I was dubious about the quality of this work before entering the cinema. Although I hadn't seen the musical, I knew that Disney's quality ranges from very good, to cringe-worth bad. What convinced me to see it in the end was solid early word-of-mouth, and curiosity of what they did with the strong cast that was attached to the film.
The first half of this movie is very good. Solid performances by Anna Kendrick, James Corden and Emily Blunt keep the fantasy elements in check, and the mise-en-scene by director Rob Marshall is interesting, vibrant and colourful. While it took me a while to take Meryl Streep seriously as the wicked witch, she eventually ended up bringing a large, booming presence to the role that was impossible to ignore. Chris Pine's over the top performance as the Prince was one complaint I had with the performances, but this is minor, as I think he did the best he could with the cartoonish role, and it was a character far more suited to the stage.
Another thing the movie does well is the music. This sounds obvious, given that the movie is a musical, but many modern musicals have had boring soundtracks that are bland and perfectly inoffensive in every way. Here, some or most of the songs are at least interesting or entertaining to listen to, and advance the story.
The story is quite clever, as it combines multiple fairy tales to make one complete story. It takes a while to take off, but when it does it is a fun ride for the first 80 minutes, and a pleasant movie experience for the whole family.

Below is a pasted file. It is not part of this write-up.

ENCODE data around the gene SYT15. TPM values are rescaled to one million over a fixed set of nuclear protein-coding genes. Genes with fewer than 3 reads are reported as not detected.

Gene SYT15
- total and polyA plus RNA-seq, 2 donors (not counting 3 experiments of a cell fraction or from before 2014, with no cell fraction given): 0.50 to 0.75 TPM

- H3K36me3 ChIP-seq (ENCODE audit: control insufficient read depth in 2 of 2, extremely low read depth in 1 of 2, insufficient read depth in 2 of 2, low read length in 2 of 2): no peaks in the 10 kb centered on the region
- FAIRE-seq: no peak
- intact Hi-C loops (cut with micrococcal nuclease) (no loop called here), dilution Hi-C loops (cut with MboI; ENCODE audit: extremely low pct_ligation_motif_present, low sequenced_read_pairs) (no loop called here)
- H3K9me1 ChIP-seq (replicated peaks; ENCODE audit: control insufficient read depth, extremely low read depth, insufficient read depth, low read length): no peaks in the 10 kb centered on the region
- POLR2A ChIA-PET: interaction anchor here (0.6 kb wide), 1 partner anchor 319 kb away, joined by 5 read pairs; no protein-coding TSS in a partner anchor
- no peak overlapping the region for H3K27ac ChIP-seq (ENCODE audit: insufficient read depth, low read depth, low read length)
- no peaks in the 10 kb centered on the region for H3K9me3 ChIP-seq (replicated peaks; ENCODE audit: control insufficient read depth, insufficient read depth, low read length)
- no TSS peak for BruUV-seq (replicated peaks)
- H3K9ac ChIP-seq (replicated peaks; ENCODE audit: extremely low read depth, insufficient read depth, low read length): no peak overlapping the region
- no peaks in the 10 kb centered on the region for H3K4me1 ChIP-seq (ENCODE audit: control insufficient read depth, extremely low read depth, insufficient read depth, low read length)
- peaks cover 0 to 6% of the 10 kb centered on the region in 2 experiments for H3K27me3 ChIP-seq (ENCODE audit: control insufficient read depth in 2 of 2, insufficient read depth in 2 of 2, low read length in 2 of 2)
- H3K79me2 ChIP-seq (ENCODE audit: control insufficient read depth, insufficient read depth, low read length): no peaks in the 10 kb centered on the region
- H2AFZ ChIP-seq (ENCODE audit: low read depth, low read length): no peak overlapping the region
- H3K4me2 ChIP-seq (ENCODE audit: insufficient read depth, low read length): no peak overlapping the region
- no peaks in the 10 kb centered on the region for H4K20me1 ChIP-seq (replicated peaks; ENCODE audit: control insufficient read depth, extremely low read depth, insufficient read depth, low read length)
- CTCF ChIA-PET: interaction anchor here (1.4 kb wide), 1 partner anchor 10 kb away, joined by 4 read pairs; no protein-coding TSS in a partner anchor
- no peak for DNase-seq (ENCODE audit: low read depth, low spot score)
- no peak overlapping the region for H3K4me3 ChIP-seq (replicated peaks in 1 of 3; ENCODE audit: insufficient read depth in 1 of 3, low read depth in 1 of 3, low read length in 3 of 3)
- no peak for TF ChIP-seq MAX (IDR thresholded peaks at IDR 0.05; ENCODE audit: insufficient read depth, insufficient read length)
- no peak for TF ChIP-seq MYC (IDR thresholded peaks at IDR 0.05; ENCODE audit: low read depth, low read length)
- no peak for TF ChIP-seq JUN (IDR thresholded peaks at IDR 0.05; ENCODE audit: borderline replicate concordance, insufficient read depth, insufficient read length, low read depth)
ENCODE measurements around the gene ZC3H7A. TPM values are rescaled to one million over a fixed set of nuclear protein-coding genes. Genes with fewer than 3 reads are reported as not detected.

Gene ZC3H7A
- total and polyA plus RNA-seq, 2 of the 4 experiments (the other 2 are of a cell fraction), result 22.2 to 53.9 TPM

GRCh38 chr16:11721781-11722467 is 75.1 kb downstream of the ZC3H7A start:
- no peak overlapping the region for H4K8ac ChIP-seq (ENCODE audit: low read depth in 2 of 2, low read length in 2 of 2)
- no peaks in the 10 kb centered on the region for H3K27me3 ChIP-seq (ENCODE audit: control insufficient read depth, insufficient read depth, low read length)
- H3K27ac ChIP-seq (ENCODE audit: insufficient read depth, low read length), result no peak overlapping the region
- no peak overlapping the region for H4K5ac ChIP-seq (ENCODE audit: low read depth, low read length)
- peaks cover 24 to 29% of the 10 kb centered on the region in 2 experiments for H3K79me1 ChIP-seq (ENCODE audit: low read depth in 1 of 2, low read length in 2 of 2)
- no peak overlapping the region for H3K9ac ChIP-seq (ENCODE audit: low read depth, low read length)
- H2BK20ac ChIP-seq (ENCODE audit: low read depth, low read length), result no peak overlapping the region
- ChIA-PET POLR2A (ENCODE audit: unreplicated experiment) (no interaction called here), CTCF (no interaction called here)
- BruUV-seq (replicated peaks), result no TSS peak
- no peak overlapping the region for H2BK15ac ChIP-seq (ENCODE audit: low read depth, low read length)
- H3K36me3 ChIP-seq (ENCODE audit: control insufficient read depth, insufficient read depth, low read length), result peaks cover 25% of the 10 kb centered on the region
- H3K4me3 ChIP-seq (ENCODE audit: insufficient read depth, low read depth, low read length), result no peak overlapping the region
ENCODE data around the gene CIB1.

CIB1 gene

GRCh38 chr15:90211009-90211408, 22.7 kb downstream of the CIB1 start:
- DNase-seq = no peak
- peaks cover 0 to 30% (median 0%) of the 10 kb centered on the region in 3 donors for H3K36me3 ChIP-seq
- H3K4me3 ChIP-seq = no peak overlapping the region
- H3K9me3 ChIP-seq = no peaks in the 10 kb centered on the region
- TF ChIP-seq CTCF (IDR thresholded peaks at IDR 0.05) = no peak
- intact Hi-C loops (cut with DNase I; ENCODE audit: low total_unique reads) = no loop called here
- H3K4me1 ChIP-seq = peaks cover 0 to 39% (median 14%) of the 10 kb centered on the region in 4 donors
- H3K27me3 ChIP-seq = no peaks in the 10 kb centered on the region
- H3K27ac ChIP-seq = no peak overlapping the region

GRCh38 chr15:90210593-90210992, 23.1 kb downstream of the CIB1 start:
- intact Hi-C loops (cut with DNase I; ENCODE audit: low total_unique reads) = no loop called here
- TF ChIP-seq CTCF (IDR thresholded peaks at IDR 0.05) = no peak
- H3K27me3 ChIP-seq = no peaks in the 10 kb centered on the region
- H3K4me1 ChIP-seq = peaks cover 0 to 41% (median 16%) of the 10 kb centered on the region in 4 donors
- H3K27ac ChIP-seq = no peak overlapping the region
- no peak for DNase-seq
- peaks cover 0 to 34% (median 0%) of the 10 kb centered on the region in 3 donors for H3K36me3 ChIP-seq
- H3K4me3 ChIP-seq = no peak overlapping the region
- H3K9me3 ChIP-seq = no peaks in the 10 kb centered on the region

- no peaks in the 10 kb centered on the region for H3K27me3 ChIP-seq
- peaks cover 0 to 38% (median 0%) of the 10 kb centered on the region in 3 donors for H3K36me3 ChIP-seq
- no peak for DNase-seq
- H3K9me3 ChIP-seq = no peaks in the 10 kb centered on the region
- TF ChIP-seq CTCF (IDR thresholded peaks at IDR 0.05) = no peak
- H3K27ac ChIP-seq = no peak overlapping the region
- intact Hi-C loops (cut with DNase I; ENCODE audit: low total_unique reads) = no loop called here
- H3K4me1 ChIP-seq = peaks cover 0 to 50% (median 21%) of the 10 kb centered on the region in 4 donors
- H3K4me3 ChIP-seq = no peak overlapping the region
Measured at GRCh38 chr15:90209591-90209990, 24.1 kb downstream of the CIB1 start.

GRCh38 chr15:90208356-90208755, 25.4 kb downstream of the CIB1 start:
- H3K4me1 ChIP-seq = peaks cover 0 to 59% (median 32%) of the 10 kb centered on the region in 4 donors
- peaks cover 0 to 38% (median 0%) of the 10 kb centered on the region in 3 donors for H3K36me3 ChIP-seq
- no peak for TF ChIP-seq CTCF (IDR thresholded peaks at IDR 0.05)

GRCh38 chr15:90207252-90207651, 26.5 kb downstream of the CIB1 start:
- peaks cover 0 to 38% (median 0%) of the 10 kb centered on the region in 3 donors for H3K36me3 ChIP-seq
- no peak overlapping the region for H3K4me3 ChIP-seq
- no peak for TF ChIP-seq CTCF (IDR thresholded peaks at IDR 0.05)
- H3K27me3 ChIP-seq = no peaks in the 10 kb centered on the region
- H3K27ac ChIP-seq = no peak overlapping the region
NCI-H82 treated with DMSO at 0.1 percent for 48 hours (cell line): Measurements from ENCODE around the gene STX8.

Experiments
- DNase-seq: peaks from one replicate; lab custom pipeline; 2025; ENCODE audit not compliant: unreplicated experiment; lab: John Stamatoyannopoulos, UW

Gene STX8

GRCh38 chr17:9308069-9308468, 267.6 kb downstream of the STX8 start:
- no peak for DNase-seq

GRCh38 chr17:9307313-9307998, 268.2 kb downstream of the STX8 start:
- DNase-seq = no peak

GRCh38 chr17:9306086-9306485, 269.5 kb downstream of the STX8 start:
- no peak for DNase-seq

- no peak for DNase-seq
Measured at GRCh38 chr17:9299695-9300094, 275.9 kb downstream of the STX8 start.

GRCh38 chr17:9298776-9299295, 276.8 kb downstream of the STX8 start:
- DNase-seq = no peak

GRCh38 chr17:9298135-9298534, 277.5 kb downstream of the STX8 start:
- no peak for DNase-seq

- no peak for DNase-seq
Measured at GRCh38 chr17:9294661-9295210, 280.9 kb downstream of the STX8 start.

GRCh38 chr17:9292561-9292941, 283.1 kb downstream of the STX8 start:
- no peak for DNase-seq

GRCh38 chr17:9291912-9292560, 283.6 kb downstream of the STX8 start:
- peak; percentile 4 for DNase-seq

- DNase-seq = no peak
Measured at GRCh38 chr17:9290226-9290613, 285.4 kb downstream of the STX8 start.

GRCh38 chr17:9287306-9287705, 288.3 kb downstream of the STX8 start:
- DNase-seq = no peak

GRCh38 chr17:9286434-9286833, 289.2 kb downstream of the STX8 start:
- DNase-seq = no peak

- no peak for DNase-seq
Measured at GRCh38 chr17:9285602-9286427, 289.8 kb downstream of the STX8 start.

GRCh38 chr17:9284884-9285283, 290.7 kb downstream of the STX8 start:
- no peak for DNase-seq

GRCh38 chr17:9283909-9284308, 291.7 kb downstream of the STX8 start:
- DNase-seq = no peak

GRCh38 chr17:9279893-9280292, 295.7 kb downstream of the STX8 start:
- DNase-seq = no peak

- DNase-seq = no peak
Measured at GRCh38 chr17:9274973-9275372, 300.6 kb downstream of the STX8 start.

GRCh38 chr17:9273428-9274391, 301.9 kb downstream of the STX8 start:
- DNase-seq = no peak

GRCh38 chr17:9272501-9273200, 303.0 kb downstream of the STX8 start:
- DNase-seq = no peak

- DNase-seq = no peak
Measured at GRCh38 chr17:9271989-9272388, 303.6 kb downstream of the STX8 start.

Unfortunately, after the promising start, the movie keeps going after its natural end. The movie goes on for about 20 to 40 minutes long, which again, may have been better and more natural in the stage play. After the movie reaches this point, it becomes far harder to take the cheesy moments seriously.
Without spoiling anything, there are some parts of the storyline that are repeated just for the sake of continuing the multi-storied arc (The Jack and the beanstalk story is a noticeable example of this). This would have made the movie shorter, and if they'd done this I think that the movie would have been a very good 100-minute experience. The whole Rapunzel storyline also feels very pointless, and, as it leads nowhere, feels like it should have been left out completely, almost like it is forgotten leftovers that belong in an extended edition.
Overall, this is a very good modern musical for the first 80 minutes of the 120-minute runtime. Good musicals are far more rare in modern times than they used to be, and so I was enjoying the experience of this film for the first two-thirds. Unfortunately the weak third-act meant that the movie seriously fizzled out, and the movie ends up leaving a sour taste in my mouth.
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